Frederick Sanger was born in Rendcomb, Gloucestershire in the southwest of England. His father was a physician. When he was five, he moved, with his father, mother and an older brother to Tanworth-in-Arden, another small village, southeast of the city of Birmingham, not far from Shakespeare’s home town of Stratford-on-Avon. As a boy, Frederick Sanger enjoyed exploring the nearby woods and countryside with his older brother, Theo. Together they studied the local wildlife, encouraging Frederick’s interest in science and the natural world. At age seven he was sent to Bryanston School, a private boarding school, and later to Brownsmith School in Dorset, where a sympathetic teacher encouraged his interest in chemistry. It was expected that Frederick would follow his father’s example and become a physician, but by the time he entered St. John’s College, Cambridge, he had decided to pursue a career in scientific research. Once there, his attention soon turned to the emerging science of biochemistry. After completing his undergraduate degree in 1939, he went to work at the newly established biochemistry laboratory in Cambridge. It would remain his professional home for the rest of his career.
Sanger’s parents were both strongly religious. His father had served as a missionary in China and later joined the Society of Friends (Quakers). Although Frederick Sanger did not ultimately embrace his father’s faith, he was strongly influenced by the Society’s pacifist views and registered as a conscientious objector during the Second World War.
In 1940, Sanger married Margaret Joan Howe, a union that would last until the end of his life. The couple raised two sons and one daughter. Fredrick Sanger would later credited the peaceful environment of his home and family for his success in research.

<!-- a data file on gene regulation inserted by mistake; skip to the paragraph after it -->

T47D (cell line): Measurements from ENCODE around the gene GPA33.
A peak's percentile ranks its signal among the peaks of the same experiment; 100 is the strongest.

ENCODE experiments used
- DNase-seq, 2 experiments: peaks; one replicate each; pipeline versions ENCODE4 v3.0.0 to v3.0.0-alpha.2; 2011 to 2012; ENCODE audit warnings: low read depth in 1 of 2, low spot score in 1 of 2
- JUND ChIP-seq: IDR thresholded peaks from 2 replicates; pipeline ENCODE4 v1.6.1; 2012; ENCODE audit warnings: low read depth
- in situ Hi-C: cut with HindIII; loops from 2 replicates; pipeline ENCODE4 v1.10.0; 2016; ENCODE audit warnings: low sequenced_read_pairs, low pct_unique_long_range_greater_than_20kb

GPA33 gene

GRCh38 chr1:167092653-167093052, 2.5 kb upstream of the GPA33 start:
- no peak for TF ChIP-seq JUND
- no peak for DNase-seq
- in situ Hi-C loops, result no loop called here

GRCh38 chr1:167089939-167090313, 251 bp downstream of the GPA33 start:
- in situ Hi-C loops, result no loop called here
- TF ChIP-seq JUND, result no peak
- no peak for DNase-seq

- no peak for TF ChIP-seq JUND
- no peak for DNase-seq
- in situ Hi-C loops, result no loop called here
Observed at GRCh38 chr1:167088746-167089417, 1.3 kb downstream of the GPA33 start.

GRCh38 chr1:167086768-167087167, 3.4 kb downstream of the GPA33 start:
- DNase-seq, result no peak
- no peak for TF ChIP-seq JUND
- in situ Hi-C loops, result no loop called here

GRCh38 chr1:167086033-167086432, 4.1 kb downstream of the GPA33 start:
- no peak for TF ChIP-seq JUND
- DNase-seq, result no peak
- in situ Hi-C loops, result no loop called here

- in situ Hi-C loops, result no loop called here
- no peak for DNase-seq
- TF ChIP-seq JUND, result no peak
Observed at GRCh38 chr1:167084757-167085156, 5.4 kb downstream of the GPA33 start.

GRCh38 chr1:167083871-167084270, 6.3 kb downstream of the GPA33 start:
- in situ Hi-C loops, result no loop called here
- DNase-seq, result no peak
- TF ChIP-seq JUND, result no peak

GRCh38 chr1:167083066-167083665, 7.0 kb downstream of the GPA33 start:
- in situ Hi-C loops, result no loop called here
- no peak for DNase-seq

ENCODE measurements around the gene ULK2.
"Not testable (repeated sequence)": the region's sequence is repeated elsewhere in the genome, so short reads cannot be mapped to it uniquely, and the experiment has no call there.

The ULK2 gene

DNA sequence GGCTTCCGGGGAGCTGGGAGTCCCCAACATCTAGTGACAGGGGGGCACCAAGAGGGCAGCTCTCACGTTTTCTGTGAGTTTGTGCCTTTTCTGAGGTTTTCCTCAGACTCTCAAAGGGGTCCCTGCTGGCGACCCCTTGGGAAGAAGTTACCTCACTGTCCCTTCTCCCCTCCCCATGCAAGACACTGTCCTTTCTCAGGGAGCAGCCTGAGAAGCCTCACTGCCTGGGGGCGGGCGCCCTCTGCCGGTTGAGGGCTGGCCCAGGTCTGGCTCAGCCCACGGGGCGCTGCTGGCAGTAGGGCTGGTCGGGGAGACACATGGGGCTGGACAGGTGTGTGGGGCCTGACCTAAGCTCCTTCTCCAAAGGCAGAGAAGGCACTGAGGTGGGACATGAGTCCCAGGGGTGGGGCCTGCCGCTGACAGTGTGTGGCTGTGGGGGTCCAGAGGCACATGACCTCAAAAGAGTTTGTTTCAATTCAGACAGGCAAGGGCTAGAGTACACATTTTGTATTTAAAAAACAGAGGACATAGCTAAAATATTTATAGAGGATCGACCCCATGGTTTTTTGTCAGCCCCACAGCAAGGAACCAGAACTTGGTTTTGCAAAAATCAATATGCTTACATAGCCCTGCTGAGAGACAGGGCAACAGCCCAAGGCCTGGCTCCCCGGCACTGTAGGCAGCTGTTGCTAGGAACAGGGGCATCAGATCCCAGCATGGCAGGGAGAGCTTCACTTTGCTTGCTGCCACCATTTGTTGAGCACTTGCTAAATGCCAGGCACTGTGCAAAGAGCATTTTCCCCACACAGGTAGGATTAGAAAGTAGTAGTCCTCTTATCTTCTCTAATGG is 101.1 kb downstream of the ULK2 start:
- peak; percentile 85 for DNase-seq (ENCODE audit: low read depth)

Throughout his career, Sanger’s research was concerned primarily with the structure of proteins. His research on the metabolism of the amino acid lysine — carried out under the supervision of Dr. Albert Neuberger — earned him his doctorate in 1943.
For the following seven years, Dr. Sanger was supported by a fellowship for medical research. During those years, he devised a method for determining the sequence of amino acids that make up a specific protein. He demonstrated the validity of his method by successfully identifying the sequence of 51 amino acids that make up the insulin molecule. It was the first protein ever to be so analyzed. One direct result of his research was the production of synthetic insulin, of enormous benefit for the treatment of diabetes. Sanger’s method of protein analysis has since enabled scientists to determine the structure of many other proteins.
Sanger received the Nobel Prize in Chemistry in 1958 for this research, but he had already moved on to new challenges. Through the end of the 1950s, he continued his work with proteins and made significant discoveries concerning the active centers of enzymes. In 1960, his attention turned to the nucleic acids, RNA and DNA, the building blocks of all life.
Sanger set out to create a method for analyzing the chemical sequence of these molecules, first uncovering short sequences of amino acids in RNA. He was the first to determine the base sequence of nucleic acids — adenine, guanine, cytosine and uracil — that constitute DNA. In 1975, he published a new sequencing procedure, which he demonstrated by sequencing the genome of a microscopic bacteriophage, the first living organism to have its entire genome decoded. Two years later he completed development of the dideoxy technique — also known as “the Sanger Method” — for sequencing DNA molecules. Dr. Sanger employed the new method to analyze a more complex bacteriophage, and finally human mitochondrial DNA. The Sanger Method would be adopted by all DNA researchers, with far-reaching results. This work earned Frederick Sanger his second Nobel Prize in Chemistry in 1980.
For many years, Dr. Sanger served as head of the Division of Protein Chemistry in the Laboratory for Molecular Biology at Cambridge. His former Ph.D. students at Cambridge include two fellow recipients of the Nobel Prize, Rodney Porter and Elizabeth Blackburn.